What would I say to anyone listening about the concept of the classic constructeur bicycle?

It’s a fun concept, one I hesitate to define myself but it’s hardly profound as I understand it. The idea is that the bicycle is a cohesive machine, with all the parts designed and made to work and fit together, often under direction of a single maker. Even today’s constructeur might occasionally make a set of brakes, or experiment with a homemade derailleur, but now it seems to include at least fenders and racks made to fit the bike as a complete unit, as opposed to buying parts separately and bolting them on.

When we look at how most bicycles had to be made back in the 40’s and 50’s, without complete shifting groups available like they are now, today’s bikes are incredibly impressive; the way we can buy such exquisitely performing parts, hang them on a frame in a couple hours, and just take off. When we consider this, it seems kinda’ pathetic on those occasions when they under-perform. My point however is the opposite… When we experience a truly exquisite product of a constructeur from the 40’s and 50’s, feel how lightweight it is, how magnificently it handles and performs, see how well it’s held up over so many years and countless miles (something we can expect from few modern marvels)… That’s truly impressive, and something French Fender Aficionados think we should be building on rather than abandoning. For me this is what Peter’s French Fender Day celebrates.

The Hubbub Of Hubbub Bicycles

Since I recently wrote a brief history about Hubbub for our Facebook presence, I figured it’s a good addition to our “about” details here…

Hubbub was founded by Diane in 1997 with the publishing of her book, “The Hubbub Guide to Cycling,” a manual to help cyclists prepare for an extended bike tour. The original store location, a boutique “pro shop” in Cleveland Heights, was intended as a fulfillment center for a mail-order catalogue featuring carefully curated cycling products, with a lean towards touring and exploration.

Diane’s experience goes back to 1974, as a principal in two other shops of Cleveland’s past: LBS Bicycles, and City Bike. Her background and interests are in art, journalism, advocacy, event management, and retail business.

Brian joined in 1998 as the permanent technical half of Hubbub’s 2-person partnership. As the internet’s expansion accelerated, the paper catalogue never made it beyond manuscript form, and we were busy fitting, building, and servicing northeast Ohio’s finest bicycles. At this time we were selling a great deal of Waterford Precision Cycles and Calfee Design, plus a few Ibis and Klein. In spring of 1998 we began working with Burley Cooperative and Co-Motion Cycles for tandems, and started riding a tandem ourselves. Later in 1998 we partnered with Seven Cycles, rounding out our selection perfectly to serve nearly every request.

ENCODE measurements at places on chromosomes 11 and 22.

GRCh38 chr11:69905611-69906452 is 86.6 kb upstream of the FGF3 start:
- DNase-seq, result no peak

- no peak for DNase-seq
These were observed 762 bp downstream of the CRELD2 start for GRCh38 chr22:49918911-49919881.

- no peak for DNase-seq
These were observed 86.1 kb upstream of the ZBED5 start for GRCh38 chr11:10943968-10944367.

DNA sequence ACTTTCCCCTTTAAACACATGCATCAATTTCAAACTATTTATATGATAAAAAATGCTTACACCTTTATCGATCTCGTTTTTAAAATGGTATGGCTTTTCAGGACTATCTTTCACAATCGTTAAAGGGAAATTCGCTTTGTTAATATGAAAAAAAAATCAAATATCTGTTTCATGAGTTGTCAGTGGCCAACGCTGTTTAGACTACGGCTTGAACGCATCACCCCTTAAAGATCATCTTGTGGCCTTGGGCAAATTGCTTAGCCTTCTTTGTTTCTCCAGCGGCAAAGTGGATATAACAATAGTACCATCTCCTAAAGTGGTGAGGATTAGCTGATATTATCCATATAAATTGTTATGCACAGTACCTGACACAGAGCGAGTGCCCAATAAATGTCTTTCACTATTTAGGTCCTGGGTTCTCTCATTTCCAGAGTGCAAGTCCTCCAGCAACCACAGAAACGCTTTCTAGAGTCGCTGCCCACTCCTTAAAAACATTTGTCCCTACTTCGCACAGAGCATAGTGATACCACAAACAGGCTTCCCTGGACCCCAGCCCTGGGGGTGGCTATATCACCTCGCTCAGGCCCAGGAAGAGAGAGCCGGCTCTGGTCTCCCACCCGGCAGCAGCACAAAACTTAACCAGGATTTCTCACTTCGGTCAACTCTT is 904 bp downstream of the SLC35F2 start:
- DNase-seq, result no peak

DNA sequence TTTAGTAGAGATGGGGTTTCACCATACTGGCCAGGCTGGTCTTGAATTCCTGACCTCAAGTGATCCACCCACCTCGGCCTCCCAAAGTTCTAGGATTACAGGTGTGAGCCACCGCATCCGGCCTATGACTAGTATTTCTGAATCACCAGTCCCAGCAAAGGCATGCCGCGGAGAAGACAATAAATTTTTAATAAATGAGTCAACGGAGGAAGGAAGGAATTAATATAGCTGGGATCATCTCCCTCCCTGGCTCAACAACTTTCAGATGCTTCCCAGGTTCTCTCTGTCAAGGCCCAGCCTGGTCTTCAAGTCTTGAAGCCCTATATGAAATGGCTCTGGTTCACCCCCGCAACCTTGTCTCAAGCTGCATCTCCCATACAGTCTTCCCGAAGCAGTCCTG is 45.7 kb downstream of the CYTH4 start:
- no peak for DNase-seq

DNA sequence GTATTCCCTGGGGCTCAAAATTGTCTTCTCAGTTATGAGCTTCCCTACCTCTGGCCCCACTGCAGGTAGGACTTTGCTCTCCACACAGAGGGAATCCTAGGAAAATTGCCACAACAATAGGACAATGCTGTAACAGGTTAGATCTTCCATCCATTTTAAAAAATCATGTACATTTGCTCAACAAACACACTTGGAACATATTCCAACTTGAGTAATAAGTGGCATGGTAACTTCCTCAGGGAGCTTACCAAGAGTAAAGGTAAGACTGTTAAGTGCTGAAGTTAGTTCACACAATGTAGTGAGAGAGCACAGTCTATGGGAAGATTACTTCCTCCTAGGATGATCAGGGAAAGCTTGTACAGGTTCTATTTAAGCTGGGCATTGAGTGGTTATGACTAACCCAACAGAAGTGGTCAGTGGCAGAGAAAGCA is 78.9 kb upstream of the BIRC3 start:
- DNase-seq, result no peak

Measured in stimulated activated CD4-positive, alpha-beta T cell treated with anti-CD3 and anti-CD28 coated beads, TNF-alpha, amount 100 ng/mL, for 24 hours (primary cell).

Brian’s experience goes back to riding and working on bicycles in the mid-80’s, working in a bike shop – called The Bike Works, in Johnstown NY – while attending engineering school in the mid-90’s. He still has notes, sketches, and CAD designs of ideas from his early teens. His background and interests include marine and wilderness activities, elegant design, and mechanical ingenuity. A little archeological digging uncovered these artifacts:

Adjusting our name to “Hubbub Custom Bicycles” in 1999, we found that by deepening our role in the bike’s design process, while still relying on the vast backgrounds of our skilled builders – mostly Waterford, Seven, Calfee, and Co-Motion – the three-way team we formed with a client greatly improved the buying experience and final product.

Diane completed her yoga teacher training in 2002, and began by teaching classes on the floor of the bike shop showroom a couple evenings each week.

Recognizing that the majority of customers were traveling more than 50 miles to visit, often much farther (occasionally flying in)… Wanting to thin out the inner-city service business a bit, provide a better experience (traffic, parking, quiet, better roads, one-on-one attention) for incoming clientele, and expand our offerings… We decided in 2003 to build out a new complex, combining three business models, out in Chesterland, Ohio. Starting from scratch, we built out an entire space that included a gourmet coffee shop (a popular idea now!) called High Peaks Coffee, a beautiful new yoga studio for Diane, called Daily Yoga, and a freshly designed retail and service center for Hubbub Custom Bicycles. Both yoga students and cyclists could come in and enjoy the finest organic coffee while they shopped in our store.

Making the move in 2004, some elements of this worked, even brilliantly, but too many parts of the concept failed.
1.) In hindsight we clearly made some enormous errors in judgement and planning. The coffee shop took some time to complete the build-out, equipment, hiring and training, and to perfect the product. We were also on the wrong side of the road for morning traffic, and arrogantly felt our product would be good enough to overcome an absent drive-thru window. Perhaps this might have worked in a more sophisticated area, but it’s poor business planning regardless.
2.) We were lied to repeatedly about what opportunities would be afforded for quality signage, discovering the truth much too late. Eventually we fought through to erect what were always ineffective signs, with fierce resistance from the “city,” but it was too little too late.
3.) Some might point out that our move away from the city caused the coming years of hardship, but that part of our plan worked perfectly.

2004 proved to be an immensely difficult year, as Hubbub fought to keep two brand new businesses alive, in a new location, long enough for them to grow towards self-sustainability. At one point we laid everyone off and closed down, but after three days mustered the energy to come back out swinging.

In 2006, while the businesses were still slowly climbing out of their holes, Brian developed an illness that proved to be another tremendous setback. In short, his esophagus stopped working, permanently. As he slowly deteriorated from undernourishment, work performance suffered accordingly, including relationships and perhaps results. Somehow, through Diane’s famously endless energy, Hubbub and Daily Yoga continued to improve, and High Peaks coffee held on with a small but solid reputation.